Everyone (who eats meat) should know how to roast a chicken. It’s easy, delicious, makes your home smell great and gives you incredible leftovers for sandwiches, in ramen, in tacos, etc. Make chicken stock from the carcass.
PS Next you’ll be able to make the Thanksgiving turkey or serve a couple Cornish game hens as a romantic dinner for two!
Basic Whole Roasted Chicken
- 1 (4- to 5-pound) whole chicken, neck and giblets removed from the cavity
- 1 tablespoon olive oil
- Kosher salt
- Freshly ground black pepper
- 1 medium lemon, thinly sliced (optional)
- Fresh herbs, such as parsley, rosemary, or thyme (optional)
Every cook swears by one method or recipe for roasting a chicken, but tricky techniques, fussy brines, and fancy rubs aside, only two things matter: crispy skin and juicy, flavorful meat. This basic method gives you both without any special pans or weird ingredients. Just rub the bird with oil, salt, and pepper, add a few aromatics, roast for a few minutes on high heat, then finish on low.
Game plan: If you have the time and want crispier skin, salt the chicken the night before and refrigerate it uncovered. Let it sit at room temperature for 30 minutes before roasting.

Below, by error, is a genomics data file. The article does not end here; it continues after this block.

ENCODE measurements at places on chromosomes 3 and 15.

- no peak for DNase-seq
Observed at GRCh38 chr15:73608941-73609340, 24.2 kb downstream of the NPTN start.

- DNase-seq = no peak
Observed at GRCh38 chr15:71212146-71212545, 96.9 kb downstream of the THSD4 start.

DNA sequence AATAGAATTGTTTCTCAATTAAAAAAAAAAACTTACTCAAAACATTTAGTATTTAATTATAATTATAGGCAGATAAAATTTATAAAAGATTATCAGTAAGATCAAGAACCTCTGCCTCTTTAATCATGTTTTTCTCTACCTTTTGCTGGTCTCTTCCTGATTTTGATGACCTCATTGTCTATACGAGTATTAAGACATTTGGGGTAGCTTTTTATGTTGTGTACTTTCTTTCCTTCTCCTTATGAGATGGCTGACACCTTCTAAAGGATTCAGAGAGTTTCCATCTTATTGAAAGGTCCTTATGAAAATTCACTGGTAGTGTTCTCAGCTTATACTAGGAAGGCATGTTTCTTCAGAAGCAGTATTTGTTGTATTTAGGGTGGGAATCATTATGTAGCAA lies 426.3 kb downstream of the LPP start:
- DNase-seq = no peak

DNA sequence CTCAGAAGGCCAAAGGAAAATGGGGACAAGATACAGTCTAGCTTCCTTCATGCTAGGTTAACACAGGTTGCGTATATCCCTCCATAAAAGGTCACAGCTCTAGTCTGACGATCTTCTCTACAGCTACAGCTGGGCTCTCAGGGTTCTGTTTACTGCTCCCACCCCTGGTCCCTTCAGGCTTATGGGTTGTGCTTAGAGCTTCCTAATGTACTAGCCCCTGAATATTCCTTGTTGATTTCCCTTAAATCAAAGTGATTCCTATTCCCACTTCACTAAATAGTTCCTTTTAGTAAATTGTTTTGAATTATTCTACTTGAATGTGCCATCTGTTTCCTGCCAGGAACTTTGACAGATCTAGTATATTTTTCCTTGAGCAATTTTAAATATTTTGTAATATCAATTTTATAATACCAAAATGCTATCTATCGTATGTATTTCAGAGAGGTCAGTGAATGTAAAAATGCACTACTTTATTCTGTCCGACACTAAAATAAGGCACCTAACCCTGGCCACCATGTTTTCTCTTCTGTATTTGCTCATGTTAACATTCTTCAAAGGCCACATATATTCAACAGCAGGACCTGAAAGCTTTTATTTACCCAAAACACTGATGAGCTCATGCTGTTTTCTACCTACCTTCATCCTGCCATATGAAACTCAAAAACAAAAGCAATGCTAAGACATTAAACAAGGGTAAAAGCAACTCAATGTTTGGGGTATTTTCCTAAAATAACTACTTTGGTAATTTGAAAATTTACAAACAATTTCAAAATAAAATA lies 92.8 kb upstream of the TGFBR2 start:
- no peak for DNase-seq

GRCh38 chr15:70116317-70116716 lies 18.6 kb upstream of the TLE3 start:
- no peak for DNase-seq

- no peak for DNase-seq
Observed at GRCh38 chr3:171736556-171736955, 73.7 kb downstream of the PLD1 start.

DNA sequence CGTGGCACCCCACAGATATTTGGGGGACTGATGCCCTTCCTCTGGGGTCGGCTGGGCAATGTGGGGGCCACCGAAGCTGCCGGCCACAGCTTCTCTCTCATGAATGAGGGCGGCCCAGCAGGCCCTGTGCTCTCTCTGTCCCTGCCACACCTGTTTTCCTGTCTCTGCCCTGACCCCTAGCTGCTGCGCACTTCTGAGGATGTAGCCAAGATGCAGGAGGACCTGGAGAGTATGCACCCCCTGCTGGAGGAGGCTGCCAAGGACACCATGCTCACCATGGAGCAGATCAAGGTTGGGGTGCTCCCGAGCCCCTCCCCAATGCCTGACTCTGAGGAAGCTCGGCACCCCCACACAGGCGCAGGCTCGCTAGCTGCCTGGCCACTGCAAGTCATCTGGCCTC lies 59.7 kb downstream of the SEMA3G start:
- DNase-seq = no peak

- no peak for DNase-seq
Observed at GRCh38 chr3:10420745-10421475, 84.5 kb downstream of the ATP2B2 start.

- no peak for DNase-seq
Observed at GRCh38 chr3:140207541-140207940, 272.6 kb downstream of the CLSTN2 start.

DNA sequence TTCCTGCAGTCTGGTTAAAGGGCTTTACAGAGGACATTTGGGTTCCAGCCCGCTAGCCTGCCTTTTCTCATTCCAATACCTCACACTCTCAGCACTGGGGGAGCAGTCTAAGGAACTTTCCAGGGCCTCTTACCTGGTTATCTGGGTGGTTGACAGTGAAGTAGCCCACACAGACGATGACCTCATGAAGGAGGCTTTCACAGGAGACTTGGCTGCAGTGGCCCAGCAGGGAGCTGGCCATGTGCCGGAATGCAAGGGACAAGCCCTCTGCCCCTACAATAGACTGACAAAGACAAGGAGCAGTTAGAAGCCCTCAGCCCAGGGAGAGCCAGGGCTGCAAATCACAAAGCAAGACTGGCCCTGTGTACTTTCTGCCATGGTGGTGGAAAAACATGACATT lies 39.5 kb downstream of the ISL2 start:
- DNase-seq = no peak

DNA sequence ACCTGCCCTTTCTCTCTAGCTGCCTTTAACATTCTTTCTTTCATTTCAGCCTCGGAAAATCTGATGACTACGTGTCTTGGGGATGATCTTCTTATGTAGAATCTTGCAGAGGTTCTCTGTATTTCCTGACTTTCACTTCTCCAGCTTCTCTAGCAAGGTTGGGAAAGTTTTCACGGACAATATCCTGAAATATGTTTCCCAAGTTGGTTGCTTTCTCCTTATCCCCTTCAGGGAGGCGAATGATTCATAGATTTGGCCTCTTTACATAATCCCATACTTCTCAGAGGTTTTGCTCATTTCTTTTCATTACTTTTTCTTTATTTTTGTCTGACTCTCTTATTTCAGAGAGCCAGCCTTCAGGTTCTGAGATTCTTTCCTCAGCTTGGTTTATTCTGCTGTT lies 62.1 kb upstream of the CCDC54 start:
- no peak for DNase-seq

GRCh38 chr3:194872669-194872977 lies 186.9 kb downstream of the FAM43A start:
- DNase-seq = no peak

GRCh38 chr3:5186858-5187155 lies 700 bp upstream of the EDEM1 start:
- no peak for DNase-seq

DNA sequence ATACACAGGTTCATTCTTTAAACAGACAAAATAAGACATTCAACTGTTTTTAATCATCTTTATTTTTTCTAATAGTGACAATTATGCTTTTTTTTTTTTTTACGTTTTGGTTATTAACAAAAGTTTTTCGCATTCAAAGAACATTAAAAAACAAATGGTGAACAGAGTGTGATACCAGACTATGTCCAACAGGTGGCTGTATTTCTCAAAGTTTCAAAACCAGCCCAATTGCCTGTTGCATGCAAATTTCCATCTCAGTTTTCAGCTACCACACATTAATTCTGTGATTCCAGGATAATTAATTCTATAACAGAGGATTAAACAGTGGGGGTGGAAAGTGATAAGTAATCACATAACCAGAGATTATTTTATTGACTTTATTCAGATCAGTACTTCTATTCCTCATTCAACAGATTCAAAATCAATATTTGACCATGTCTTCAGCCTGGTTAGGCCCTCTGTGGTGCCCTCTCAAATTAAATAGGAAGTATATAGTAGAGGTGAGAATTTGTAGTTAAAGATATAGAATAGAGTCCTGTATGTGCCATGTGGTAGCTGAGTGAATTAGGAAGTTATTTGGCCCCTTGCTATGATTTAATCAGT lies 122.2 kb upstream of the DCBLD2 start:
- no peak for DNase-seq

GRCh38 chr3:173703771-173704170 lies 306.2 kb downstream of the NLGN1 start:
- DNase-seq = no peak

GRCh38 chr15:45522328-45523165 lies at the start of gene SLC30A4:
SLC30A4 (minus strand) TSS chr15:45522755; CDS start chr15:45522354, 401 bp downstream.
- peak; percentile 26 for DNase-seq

- Heat the oven to 425°F and arrange a rack in the middle.
- Place the chicken on a work surface or cutting board and pat it dry with paper towels. Cut off and discard any extra fat hanging around the body cavity.
- Drizzle the oil on the chicken and rub it all over the skin. Season generously inside and out with salt and pepper. Place the lemon and herbs inside the cavity, if using. Place the chicken breast-side up in a large frying pan or cast-iron skillet or small roasting pan.
- Roast the chicken in the oven for 15 minutes. Reduce the temperature to 375°F and continue roasting until the juices run clear and a thermometer inserted into the inner thigh (but not touching the bone) registers 165°F, about 50 minutes to 1 hour more
- Remove the chicken from the oven and place on a cutting board. Let it rest about 15 to 20 minutes before carving.
VARIATIONS ON A THEME: http://www.foodandwine.com/blogs/11-ways-flavor-roast-chicken